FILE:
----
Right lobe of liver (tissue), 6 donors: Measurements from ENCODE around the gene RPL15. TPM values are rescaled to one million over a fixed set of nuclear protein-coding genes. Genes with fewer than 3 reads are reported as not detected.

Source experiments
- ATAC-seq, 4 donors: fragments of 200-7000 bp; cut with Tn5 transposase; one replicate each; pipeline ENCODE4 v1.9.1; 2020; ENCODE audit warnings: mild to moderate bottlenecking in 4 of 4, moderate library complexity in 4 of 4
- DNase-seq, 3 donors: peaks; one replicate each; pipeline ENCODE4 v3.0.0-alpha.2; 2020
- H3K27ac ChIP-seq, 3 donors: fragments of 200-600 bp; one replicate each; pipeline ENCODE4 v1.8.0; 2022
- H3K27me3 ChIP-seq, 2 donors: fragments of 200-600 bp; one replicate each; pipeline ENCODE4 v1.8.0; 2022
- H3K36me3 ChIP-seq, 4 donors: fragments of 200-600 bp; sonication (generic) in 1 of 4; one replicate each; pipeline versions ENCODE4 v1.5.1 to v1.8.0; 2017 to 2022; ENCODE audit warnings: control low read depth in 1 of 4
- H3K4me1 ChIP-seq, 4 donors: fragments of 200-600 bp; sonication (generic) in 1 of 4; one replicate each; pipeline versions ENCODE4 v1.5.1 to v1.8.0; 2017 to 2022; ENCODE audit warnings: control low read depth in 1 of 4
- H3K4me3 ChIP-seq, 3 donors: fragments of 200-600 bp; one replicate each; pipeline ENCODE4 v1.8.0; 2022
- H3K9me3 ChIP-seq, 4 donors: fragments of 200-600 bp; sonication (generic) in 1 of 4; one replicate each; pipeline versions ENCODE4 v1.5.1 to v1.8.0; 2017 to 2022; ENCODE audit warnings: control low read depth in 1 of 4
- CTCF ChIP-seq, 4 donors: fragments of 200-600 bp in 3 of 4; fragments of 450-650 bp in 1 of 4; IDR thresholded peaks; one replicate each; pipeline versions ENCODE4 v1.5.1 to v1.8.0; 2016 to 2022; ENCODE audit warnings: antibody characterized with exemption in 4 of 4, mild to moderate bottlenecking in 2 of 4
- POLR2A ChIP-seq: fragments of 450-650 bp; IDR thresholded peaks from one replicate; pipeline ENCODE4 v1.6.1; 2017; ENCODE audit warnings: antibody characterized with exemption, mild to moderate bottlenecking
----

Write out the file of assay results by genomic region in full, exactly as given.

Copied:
Right lobe of liver (tissue), 6 donors: Measurements from ENCODE around the gene RPL15. TPM values are rescaled to one million over a fixed set of nuclear protein-coding genes. Genes with fewer than 3 reads are reported as not detected.

Source experiments
- ATAC-seq, 4 donors: fragments of 200-7000 bp; cut with Tn5 transposase; one replicate each; pipeline ENCODE4 v1.9.1; 2020; ENCODE audit warnings: mild to moderate bottlenecking in 4 of 4, moderate library complexity in 4 of 4
- DNase-seq, 3 donors: peaks; one replicate each; pipeline ENCODE4 v3.0.0-alpha.2; 2020
- H3K27ac ChIP-seq, 3 donors: fragments of 200-600 bp; one replicate each; pipeline ENCODE4 v1.8.0; 2022
- H3K27me3 ChIP-seq, 2 donors: fragments of 200-600 bp; one replicate each; pipeline ENCODE4 v1.8.0; 2022
- H3K36me3 ChIP-seq, 4 donors: fragments of 200-600 bp; sonication (generic) in 1 of 4; one replicate each; pipeline versions ENCODE4 v1.5.1 to v1.8.0; 2017 to 2022; ENCODE audit warnings: control low read depth in 1 of 4
- H3K4me1 ChIP-seq, 4 donors: fragments of 200-600 bp; sonication (generic) in 1 of 4; one replicate each; pipeline versions ENCODE4 v1.5.1 to v1.8.0; 2017 to 2022; ENCODE audit warnings: control low read depth in 1 of 4
- H3K4me3 ChIP-seq, 3 donors: fragments of 200-600 bp; one replicate each; pipeline ENCODE4 v1.8.0; 2022
- H3K9me3 ChIP-seq, 4 donors: fragments of 200-600 bp; sonication (generic) in 1 of 4; one replicate each; pipeline versions ENCODE4 v1.5.1 to v1.8.0; 2017 to 2022; ENCODE audit warnings: control low read depth in 1 of 4
- CTCF ChIP-seq, 4 donors: fragments of 200-600 bp in 3 of 4; fragments of 450-650 bp in 1 of 4; IDR thresholded peaks; one replicate each; pipeline versions ENCODE4 v1.5.1 to v1.8.0; 2016 to 2022; ENCODE audit warnings: antibody characterized with exemption in 4 of 4, mild to moderate bottlenecking in 2 of 4
- POLR2A ChIP-seq: fragments of 450-650 bp; IDR thresholded peaks from one replicate; pipeline ENCODE4 v1.6.1; 2017; ENCODE audit warnings: antibody characterized with exemption, mild to moderate bottlenecking